A Texas man who nailed a 6-foot wooden Confederate flag to a building across from the Montague County Courthouse refused on Monday to take it down even though leaders throughout the South had called for the removal of offensive Civil War-era symbols.
After Republican Gov. Nikki Haley change course on Monday and called for the Confederate battle flag to be removed from the South Carolina statehouse grounds, a Mississippi lawmaker called for the symbol to banned from his state’s flag and lawmakers in Tennessee said that they wanted the bust of a Ku Klux Klan leader removed from the Tennessee statehouse.
But David Fenogilo told KAUZ that he had no intention taking down a 6-foot wooden flag that he had nailed to a building across the street from the county courthouse. Affixed on the flag are the words, “Heritage, Not Hate.”
“This is a building that I’ve owned for several years, and I have this sign that’s here in front that says ‘Heritage, Not Hate,'” Fenogilo explained. “I see it as the Southern heritage and I have two grandfathers who fought in the Civil War and it’s a tribute to them. And also, all of the Confederate veterans.”
Watch the video below from KAUZ, broadcast June 22, 2015.
‘His mommy should have told him she loved him a little bit more’: CNN analyst eviscerates Trump over ‘chosen one’ comments’
On Wednesday's edition of CNN's "The Situation Room," analyst Gloria Borger laid into President Donald Trump for his bizarre press conference anointing himself "the chosen one."
"'I am the chosen one,' and that comes after the president re-tweeted a conspiracy theorist radio host who said that he is like the second coming," said host Brianna Keilar. "So what do you make of all of this?"
"I think maybe his mommy should have told him she loved him a little bit more," said Borger. "I don't know. It is hard — it is hard to know what to make of this. Some people will say, as Trump says, 'Oh, I was only joking when I said all of that stuff.' But the truth of the matter is that he does this all of the time, and talks about how wonderful he is, and if you recall during his speech at the convention when he talked about the problems the country was facing he was saying 'I alone can fix it.'"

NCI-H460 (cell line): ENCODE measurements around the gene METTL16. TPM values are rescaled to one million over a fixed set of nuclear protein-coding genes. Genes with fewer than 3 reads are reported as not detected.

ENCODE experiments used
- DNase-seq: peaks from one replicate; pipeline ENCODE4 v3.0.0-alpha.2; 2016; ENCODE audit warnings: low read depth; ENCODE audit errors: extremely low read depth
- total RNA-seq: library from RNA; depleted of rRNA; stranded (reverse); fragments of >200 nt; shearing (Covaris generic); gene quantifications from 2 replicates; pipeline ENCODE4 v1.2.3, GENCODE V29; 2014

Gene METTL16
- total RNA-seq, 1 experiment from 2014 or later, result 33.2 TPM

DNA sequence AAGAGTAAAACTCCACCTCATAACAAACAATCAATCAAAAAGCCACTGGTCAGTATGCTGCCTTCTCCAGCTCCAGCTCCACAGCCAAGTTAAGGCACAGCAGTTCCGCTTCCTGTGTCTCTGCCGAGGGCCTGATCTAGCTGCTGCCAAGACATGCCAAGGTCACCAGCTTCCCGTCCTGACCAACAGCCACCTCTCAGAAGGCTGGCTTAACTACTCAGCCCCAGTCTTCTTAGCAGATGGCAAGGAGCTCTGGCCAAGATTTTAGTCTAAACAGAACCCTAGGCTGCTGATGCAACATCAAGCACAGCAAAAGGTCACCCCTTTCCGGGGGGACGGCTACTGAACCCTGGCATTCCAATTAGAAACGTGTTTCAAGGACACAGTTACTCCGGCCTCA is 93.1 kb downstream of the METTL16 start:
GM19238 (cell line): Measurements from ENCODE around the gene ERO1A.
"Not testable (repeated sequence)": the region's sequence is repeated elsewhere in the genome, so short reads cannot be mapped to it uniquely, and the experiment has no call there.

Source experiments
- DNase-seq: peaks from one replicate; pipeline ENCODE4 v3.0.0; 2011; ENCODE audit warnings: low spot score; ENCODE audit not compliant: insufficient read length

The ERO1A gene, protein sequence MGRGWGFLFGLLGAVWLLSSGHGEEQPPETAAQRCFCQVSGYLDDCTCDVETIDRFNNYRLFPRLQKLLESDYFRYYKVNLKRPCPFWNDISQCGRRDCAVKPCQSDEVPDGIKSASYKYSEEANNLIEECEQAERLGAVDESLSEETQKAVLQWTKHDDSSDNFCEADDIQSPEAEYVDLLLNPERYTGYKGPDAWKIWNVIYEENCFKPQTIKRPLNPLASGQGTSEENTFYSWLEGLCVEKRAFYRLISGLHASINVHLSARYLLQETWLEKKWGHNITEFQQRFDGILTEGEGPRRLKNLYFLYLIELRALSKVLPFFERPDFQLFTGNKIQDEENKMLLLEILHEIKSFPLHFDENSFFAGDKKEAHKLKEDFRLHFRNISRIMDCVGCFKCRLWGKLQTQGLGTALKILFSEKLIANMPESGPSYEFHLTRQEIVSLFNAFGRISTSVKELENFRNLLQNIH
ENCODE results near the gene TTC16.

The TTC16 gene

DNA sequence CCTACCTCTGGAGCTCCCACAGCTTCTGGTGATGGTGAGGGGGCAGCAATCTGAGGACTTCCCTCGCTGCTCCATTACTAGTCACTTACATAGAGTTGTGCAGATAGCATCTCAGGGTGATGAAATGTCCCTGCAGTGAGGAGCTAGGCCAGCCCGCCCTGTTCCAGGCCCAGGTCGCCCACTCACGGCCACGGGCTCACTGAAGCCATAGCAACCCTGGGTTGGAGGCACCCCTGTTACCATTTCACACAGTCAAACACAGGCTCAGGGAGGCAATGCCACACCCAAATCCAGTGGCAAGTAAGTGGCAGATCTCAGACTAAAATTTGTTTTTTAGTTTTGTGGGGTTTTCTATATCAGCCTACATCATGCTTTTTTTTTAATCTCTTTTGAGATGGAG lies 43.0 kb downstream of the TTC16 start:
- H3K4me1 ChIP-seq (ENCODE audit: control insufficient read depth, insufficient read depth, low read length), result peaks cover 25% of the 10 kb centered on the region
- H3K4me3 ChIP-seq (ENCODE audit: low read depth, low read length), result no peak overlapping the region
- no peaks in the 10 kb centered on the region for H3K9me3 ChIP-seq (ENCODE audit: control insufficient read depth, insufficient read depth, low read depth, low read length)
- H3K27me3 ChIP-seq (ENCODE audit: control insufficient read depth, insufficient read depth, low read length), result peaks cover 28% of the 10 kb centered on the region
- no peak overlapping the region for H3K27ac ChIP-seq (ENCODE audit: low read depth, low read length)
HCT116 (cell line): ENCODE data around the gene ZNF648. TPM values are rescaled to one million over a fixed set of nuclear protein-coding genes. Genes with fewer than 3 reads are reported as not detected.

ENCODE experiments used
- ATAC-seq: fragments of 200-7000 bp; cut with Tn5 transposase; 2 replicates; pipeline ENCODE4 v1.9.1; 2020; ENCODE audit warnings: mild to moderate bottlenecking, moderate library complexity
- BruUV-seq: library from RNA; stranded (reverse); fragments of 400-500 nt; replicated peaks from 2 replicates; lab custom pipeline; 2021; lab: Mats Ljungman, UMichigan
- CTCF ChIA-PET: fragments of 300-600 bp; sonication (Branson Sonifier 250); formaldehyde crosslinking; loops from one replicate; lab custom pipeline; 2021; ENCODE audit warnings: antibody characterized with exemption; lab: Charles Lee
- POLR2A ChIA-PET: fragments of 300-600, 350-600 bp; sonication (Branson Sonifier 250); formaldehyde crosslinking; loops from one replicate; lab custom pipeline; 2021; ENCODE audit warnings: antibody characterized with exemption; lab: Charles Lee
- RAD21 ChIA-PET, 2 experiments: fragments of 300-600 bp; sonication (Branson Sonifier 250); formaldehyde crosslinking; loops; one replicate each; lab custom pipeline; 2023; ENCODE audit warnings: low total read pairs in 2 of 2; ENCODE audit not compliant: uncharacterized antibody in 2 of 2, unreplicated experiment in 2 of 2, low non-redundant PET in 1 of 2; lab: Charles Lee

Trump promises vets he won’t use his campaign slogan — then blurts it out seconds later
While talking with veterans on Wednesday, President Donald Trump vowed that he would not politicize the event by reciting his 2020 campaign slogan -- and then did it anyway just seconds later.
While addressing the American Veterans National Convention in Louisville, Kentucky, the president made light of the fact that he was not supposed to be using his speech to promote his reelection campaign and was only there to talk about his administration's work on behalf of veterans.
"In all things, we are putting our country first," the president said. "We are saying, let’s say 'Make America great again,' but we are almost there, 'Make America great again.' We may have to switch it. You know what we’re going to switch it to? Huh? Yeah? That is right. I will not say it here, because this is not a campaign speech."
Eugene Robinson stunned by Trump’s rant: No ‘responsible’ world leader can trust a self-proclaimed ‘chosen one’
Washington Post columnist Eugene Robinson on Wednesday reacted to President Donald Trump's assertion that he is "the chosen one."
Trump made the remarks while taking questions on the White House lawn on Wednesday. The president suggested that he is "the chosen one" to take on China because he was elected by the American people.
Robinson suggested that Trump had undermined his own negotiating position.
"You get to the point where he looks at the sky and says I'm the chosen one," Robinson said following Trump's remarks. "You get to that point and you cannot -- I don't see how any responsible leader could say this is a guy I could count on."